Reynold B. Johnson was an American inventor and computer pioneer. A long-time employee of IBM, Johnson is said to be the “father” of the hard disk drive. Other inventions include automatic test scoring equipment and the videocassette tape.
|Born:||16, 1906, Minnesota, U.S.|
|Died:||15, 1998, Palo Alto, California, U.S.|
|Alma mater:||University of Minnesota|
|Occupation:||Inventor, Computer pioneer|
|Awards:||Computer Pioneer Award (1987)|
About Reynold B. Johnson
Inventor and computer pioneer who invented the first computer hard disk drive while working for IBM in 1956. He also invented the videocassette tape while worming for Sony.
He developed the technology to convert pencil-marked card to be converted to punch cards readable by computers, which became popular in both the private and public sector businesses.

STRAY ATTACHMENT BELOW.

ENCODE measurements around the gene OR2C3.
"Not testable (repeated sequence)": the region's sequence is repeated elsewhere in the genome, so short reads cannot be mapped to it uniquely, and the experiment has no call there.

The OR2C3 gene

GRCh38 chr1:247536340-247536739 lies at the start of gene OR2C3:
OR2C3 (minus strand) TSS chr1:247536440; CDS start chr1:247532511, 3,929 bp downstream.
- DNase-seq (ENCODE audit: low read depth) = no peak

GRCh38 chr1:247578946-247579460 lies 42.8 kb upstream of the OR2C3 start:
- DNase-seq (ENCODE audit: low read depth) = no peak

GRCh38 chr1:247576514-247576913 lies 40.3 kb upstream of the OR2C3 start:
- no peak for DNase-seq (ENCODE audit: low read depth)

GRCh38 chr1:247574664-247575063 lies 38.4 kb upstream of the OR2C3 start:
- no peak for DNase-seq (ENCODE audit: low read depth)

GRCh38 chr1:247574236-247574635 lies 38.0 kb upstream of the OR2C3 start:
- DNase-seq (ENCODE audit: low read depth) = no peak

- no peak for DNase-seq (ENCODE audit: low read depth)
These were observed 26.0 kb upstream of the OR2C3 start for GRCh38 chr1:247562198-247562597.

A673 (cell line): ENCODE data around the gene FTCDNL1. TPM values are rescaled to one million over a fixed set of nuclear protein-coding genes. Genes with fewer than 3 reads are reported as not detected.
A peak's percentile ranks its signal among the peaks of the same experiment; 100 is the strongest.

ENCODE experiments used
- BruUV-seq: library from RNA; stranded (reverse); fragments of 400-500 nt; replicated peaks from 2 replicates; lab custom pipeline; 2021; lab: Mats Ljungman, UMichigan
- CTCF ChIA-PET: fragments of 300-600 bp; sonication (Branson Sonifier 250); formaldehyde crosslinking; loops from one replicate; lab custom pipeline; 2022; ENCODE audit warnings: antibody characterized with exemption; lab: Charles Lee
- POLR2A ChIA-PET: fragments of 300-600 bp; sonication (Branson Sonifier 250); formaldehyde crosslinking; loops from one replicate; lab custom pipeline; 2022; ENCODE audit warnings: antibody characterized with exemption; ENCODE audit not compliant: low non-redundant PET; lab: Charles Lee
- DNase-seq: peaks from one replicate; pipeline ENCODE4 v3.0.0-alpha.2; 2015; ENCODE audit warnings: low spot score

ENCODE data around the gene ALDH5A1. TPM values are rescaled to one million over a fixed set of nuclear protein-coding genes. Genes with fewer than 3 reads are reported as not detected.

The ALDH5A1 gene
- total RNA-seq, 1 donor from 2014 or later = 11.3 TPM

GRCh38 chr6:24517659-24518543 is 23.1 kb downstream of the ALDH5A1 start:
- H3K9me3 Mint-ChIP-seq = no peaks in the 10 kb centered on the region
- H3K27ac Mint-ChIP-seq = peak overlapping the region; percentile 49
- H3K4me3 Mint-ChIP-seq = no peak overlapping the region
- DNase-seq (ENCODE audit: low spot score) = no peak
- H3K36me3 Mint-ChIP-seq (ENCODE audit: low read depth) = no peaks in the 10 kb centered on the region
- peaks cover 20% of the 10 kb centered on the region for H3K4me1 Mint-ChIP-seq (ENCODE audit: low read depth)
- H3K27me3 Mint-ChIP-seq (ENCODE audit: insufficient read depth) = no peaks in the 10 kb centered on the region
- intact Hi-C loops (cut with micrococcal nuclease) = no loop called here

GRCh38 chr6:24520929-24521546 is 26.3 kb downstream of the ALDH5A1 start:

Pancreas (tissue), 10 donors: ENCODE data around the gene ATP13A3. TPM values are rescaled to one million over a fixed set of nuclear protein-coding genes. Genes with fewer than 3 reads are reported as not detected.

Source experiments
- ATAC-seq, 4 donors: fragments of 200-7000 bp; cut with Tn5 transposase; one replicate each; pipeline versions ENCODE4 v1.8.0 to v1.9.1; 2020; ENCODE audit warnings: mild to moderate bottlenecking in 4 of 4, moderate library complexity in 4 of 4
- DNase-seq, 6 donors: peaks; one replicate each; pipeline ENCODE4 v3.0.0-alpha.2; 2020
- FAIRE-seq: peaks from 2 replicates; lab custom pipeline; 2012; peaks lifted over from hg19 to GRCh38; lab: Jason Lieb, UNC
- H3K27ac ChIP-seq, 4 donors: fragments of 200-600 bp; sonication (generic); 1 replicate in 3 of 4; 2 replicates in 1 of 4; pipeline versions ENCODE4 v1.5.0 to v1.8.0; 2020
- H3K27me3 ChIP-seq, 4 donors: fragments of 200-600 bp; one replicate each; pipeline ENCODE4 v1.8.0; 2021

The first disk drive he built was made up of 50 double-sided magnetic disks, each 24 inches in diameter, and together weighing a ton; it stored 5 megabytes of data.
He had a daughter and two sons with his wife, Beatrice.
President Ronald Reagan awarded him the the National Medal of Technology in 1986 .
Information related to Reynold B. Johnson
- IBM Research computer scientists
- IBM Fellows
- National Medal of Technology recipients
- IBM employees
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